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Population Genetic Structure of Septoria passerinii in Northern Great Plains Barley

August 2007 , Volume 97 , Number  8
Pages  938 - 944

S. H. Lee and S. M. Neate

Department of Plant Pathology, North Dakota State University, Fargo 58105.

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Accepted for publication 16 February 2007.

The genetic structure of Septoria passerinii from nine field populations was examined at several scales (within lesions, among lesions in a leaf, among leaves in a field, and among fields in North Dakota and western Minnesota) by using amplified fragment length polymorphism (AFLP) markers. A total of 390 isolates were sampled from seven barley fields located in North Dakota and two barley fields located nearby in western Minnesota in 2003 and 2004. Based on 57 polymorphic AFLP markers, AFLP DNA fingerprints identified 176 different genotypes among 390 (non-clone-corrected) isolates in nine different fields. In two intensively sampled sites, ND16 (Williston, ND) and ND17 (Langdon, ND), only one to four different genotypes were found within a lesion. A higher level of genetic and genotypic diversity was found within a leaf in which six to nine different genotypes were found from lesions on a leaf. The genetic diversity within a leaf was similar to the genetic diversity within a field. The average genetic diversity (H) within a field across all AFLP loci was approximately 0.3, except at site ND12 (Carrington, ND) where it was 0.16. Genotypic diversity was high in all populations, and with the exception of ND15 (Rothsay, MN), very low multilocus linkage disequilibrium values ( rd) were found in all populations. The population differentiation, GST, was relatively high (GST = 0.238) among the nine populations due to the high GST in ND12, ND14 (Twin Valley, MN), and ND15. Population differentiation without those three populations was 0.09. A lack of correlation between geographical distance and genetic distance was found, suggesting the potential for a high level of gene flow between different geographical regions. The population genetic structure described in this study for S. passerinii in North Dakota and western Minnesota is consistent with that of a sexually reproducing fungus.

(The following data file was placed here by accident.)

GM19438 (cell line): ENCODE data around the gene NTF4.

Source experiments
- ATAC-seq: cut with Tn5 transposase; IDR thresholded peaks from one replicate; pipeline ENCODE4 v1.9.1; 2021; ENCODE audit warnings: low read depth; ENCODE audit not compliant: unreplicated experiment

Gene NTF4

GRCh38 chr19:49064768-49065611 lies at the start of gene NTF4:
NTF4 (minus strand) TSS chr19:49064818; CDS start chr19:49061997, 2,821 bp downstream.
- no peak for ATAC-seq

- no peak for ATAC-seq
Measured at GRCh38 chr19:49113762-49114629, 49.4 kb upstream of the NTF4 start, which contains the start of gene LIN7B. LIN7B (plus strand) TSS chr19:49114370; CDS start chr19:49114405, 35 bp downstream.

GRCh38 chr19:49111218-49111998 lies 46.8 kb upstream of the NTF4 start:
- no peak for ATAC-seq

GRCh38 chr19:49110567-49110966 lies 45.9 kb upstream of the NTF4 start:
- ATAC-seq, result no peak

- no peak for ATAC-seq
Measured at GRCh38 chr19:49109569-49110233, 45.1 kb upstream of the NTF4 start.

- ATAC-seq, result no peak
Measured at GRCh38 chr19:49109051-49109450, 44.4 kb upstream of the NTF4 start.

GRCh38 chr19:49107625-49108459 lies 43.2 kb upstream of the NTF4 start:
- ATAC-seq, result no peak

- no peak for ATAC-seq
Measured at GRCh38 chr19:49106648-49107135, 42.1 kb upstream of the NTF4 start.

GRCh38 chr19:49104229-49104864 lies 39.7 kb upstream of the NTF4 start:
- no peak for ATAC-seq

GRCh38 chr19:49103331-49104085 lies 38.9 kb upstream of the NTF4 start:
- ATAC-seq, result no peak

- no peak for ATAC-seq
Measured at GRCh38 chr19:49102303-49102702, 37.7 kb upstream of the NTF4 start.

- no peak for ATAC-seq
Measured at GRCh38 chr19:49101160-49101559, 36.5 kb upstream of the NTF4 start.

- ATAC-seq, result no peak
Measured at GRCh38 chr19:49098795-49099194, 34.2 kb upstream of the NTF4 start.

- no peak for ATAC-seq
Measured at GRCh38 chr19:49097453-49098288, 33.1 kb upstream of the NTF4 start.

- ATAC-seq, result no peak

© 2007 The American Phytopathological Society